Patrick Moorhead: One cloud.

Daniel Newman: One could. Sorry, I just felt so cool to do that. I was kind of getting your crowd, when you go on stage-

Patrick Moorhead: Also see if I’m paying attention, I get it.

Daniel Newman: No, I actually… Where are you paying attention? Because I’m really interesting.

Patrick Moorhead: I was.

Daniel Newman: So anyways, a couple of interesting things that I’ve been thinking about. I think we talked about this, Pat, a couple weeks ago, is the real opportunity for OpenAI is going to be in the proprietary data. So bottom line is we’re already seeing with what people are doing with ChatGPT, and say, I want to write a ethics paper at a 10th grade honor student level, that’s done. You figured it out. It can do it to some extent. As more data becomes available, that.

It’s able to scrape across the web, it’ll keep doing it better. But companies have masses of proprietary data: the data that comes off vehicles, smart city data, the data that lives in our ERP systems, the data that lives inside of our sales data, CX tools, that’s proprietary and unique. So if companies can start to use a tool like OpenAI to rapidly be able to implement meaningful customer journeys, or more intelligently understand customer behaviors, or being able to better understand safety profiles inside of municipalities, that’s going to be a really unique opportunity, where OpenAI as opposed to really extensive and complex data pipelines become more usable.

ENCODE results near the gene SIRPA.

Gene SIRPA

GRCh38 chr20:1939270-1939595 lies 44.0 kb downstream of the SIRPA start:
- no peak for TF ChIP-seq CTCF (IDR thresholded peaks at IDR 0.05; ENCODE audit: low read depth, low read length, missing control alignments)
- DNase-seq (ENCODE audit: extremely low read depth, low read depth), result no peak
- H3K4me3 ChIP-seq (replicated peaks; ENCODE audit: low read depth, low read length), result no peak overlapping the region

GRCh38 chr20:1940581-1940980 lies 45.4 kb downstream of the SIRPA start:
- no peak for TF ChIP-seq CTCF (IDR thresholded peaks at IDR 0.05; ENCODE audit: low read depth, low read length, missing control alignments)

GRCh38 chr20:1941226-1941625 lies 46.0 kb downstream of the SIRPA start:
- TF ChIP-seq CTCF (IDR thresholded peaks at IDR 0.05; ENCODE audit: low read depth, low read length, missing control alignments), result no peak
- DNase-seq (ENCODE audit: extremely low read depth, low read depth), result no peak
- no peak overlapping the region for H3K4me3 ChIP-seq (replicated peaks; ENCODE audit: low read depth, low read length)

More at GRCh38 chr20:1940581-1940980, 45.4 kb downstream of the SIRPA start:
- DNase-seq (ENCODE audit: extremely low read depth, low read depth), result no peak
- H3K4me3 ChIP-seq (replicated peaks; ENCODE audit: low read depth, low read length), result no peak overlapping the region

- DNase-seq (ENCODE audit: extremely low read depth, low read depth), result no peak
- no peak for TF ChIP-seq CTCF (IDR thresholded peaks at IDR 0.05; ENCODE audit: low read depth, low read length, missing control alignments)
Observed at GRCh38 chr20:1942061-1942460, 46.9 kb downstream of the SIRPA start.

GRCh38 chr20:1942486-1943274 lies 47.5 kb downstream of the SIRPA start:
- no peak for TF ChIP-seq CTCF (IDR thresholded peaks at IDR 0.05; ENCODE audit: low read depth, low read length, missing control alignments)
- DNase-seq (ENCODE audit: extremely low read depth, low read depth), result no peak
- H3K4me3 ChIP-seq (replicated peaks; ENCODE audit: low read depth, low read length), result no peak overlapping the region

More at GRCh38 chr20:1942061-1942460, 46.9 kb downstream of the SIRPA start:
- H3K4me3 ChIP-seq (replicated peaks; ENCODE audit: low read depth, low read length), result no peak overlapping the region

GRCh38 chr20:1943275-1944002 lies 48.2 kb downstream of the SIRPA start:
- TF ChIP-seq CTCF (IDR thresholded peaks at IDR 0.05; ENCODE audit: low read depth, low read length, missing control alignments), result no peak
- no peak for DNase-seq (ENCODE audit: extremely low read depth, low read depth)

So I look at this as a democratization of AI as a whole, but also a very thoughtful investment from Microsoft. Because the exclusivity on Azure is obviously going to create a ton of demand for Azure services, and coming off Microsoft’s relatively tough earnings this quarter, which you’ll talk about here coming straight out of this topic, this is kind of what I call a silver lining to what people are saying is slowing growth in the cloud. Because with this partnership, and all the AI that could be done across the Microsoft portfolio and the way they account for cloud, Pat, this should be a way to accelerate their cloud growth coming into the next several quarters.